Parliament probe called on S&P report on banking risks, CB denialView(s):
A former top business leader has called for a parliamentary probe on ‘banking risks in Sri Lanka’ highlighted by a top rating agency and the rejection of its contents by the Central Bank. The proposed presenting a petition to parliament on the banking sector for discussion and issues and concerns raised. Chandra Jayaratne, a former Chamber of Commerce Chairman, has written to all political parties, bringing to their attention the need to present this petition to the Special Parliamentary Committee for consideration of Public Petitions.
Drawing attention to the recent “Banking Industry Country Risk Assessment” report by Standard & Poor and, titled “Sri Lanka Banking System Assigned Group ’8′, he says many express deep concern from the ‘amber signals’ of emerging risks highlighted in the aforesaid report. Mr Jayaratne, who has recently issued many statements on issues of public concern and called for action, also referred to the Central Bank’s denial of the report, saying it is factually incorrect, illogically analysed, and is highly contradictory.
He called for the members of parliament to agree to present a petition to the above-named forum “to take immediate steps to examine the veracity or other wise of the aforesaid Standard & Poor Report and the contradictory Report of the Central Bank, and advise me and my fellow citizens of the actual risks attaching to the regulated banks and financial services entities operating in Sri Lanka.”
S&P clarifies ‘banking issues’ statement-CB says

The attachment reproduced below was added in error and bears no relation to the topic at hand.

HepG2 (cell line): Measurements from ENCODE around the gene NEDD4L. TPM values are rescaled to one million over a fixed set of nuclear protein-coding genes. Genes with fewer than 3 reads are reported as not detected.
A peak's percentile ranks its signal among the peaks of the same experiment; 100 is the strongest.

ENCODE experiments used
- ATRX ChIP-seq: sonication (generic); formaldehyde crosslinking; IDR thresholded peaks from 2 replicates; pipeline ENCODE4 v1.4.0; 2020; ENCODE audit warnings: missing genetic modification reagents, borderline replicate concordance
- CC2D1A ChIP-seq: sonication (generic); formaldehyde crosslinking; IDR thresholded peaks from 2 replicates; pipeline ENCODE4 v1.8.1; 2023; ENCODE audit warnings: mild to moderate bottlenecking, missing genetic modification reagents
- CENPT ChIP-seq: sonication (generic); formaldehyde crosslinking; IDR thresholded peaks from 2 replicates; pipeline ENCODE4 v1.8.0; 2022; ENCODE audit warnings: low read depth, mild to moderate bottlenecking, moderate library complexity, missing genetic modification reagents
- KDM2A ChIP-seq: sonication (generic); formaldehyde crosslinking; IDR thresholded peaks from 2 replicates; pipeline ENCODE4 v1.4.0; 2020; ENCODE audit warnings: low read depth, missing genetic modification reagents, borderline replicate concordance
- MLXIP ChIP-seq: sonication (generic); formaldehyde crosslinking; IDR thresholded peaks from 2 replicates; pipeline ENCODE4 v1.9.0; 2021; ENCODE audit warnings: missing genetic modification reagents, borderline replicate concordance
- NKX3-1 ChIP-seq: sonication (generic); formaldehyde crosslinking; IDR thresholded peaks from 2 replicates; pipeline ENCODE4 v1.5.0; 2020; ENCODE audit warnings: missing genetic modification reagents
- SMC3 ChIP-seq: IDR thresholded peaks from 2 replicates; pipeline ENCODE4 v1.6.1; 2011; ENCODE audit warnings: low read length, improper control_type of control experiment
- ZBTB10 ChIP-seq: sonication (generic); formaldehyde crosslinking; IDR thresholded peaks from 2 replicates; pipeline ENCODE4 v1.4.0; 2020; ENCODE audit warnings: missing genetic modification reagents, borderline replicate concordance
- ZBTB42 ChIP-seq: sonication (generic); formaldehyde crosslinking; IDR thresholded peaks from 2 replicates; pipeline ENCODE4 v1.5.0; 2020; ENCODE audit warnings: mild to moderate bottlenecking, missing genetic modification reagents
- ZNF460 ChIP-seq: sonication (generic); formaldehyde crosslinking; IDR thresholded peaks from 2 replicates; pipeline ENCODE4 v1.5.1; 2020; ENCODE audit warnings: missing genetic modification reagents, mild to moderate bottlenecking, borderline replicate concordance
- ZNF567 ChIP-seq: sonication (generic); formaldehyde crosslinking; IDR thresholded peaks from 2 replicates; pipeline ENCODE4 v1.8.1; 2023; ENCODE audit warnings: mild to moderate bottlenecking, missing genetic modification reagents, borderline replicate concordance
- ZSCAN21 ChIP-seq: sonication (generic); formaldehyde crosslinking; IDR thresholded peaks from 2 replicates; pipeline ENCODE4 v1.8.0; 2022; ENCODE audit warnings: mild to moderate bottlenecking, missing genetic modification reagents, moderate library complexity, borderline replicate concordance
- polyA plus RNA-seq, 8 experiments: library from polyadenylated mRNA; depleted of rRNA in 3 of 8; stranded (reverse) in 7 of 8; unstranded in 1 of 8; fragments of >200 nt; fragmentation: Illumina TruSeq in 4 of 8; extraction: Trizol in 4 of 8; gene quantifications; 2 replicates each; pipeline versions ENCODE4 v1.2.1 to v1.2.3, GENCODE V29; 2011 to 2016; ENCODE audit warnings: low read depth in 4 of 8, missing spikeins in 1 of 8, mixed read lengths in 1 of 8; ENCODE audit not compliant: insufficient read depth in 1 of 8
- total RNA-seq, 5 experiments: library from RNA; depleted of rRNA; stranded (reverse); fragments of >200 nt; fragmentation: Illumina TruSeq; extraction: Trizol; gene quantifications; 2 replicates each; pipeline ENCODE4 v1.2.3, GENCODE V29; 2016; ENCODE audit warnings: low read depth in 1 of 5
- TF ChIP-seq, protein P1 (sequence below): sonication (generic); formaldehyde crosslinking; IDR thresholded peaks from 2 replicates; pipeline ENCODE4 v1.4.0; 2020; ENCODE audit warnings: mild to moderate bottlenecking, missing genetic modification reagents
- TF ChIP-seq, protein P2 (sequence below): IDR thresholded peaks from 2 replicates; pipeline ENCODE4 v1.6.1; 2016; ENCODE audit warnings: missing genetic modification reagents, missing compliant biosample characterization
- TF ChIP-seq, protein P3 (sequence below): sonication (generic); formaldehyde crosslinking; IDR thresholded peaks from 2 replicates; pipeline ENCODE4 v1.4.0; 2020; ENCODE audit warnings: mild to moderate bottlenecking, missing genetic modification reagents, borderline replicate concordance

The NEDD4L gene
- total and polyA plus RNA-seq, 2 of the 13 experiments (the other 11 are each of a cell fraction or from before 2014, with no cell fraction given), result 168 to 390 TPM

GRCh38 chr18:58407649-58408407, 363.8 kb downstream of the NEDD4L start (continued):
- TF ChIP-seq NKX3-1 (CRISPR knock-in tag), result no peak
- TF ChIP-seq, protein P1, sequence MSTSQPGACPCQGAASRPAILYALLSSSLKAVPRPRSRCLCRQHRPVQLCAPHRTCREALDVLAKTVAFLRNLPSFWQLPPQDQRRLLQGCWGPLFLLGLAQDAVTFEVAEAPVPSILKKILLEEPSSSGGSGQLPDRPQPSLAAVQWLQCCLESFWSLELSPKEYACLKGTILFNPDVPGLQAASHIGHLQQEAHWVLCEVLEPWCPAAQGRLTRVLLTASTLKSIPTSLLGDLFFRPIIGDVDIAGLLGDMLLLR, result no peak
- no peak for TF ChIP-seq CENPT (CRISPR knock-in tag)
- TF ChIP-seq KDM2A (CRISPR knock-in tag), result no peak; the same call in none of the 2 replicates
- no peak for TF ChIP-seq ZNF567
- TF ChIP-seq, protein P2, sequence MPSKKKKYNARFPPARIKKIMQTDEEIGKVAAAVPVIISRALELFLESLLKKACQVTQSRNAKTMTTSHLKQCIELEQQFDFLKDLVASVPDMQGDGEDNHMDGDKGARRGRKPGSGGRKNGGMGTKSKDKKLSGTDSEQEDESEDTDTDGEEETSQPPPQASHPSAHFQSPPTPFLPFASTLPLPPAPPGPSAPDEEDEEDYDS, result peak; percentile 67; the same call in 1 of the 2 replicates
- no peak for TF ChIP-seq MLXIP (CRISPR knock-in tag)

Sri Lanka’s Employees’ Provident Fund (EPF) on Tuesday welcomed the clarification made by Standard and Poor’s (S&P) that there was “no information of any specific incidences occurring” of “a potential conflict of interest” due to the Central Bank (CB)’s oversight of the EPF which is “a large investor in Sri Lankan banking stocks”.
“In the clarification, S&P has also stated that they ‘expect the central bank to have mechanisms to limit this risk’,” the CB, under whose purview comes the EPF, said in a statement”. The EPF re-affirmed that the CB has the required mechanisms to limit any risk referred to, particularly because the EPF functions independently of the Bank Supervision Department, Public Debt Department, and other departments of the Central Bank, with the required firewalls having been established for such purpose. These firewalls are particularly effective, since in terms of Section 45(1) of the Monetary Law Act, No. 58 of 1949, every officer and servant of the Central Bank is legally bound to preserve and aid in preserving secrecy with regard to all matters in performing their duties.
“Consequently, in its investment decision making process, the EPF does not enjoy any advantage with privileged information from the Bank Supervision Department or any other Department, and only accesses publicly available information and research, which other investors too access. Hence, no conflict of interest or unfair practice arises in the EPF’s investment process,” the statement added.
Further, it said, the Monetary Board is empowered to invest the money of the Fund in such securities as it considers fit, and sell such securities as well. Hence, the EPF has clear authority to invest in the share market, including the banking and finance sector. In this regard, the EPF also wishes to state that it would be highly prejudicial to the EPF members, if the EPF, as the country’s biggest Fund, were to refrain from investing in the best performing sector in the Colombo Stock Exchange, namely, the banking and finance sector, it said.comments powered by Disqus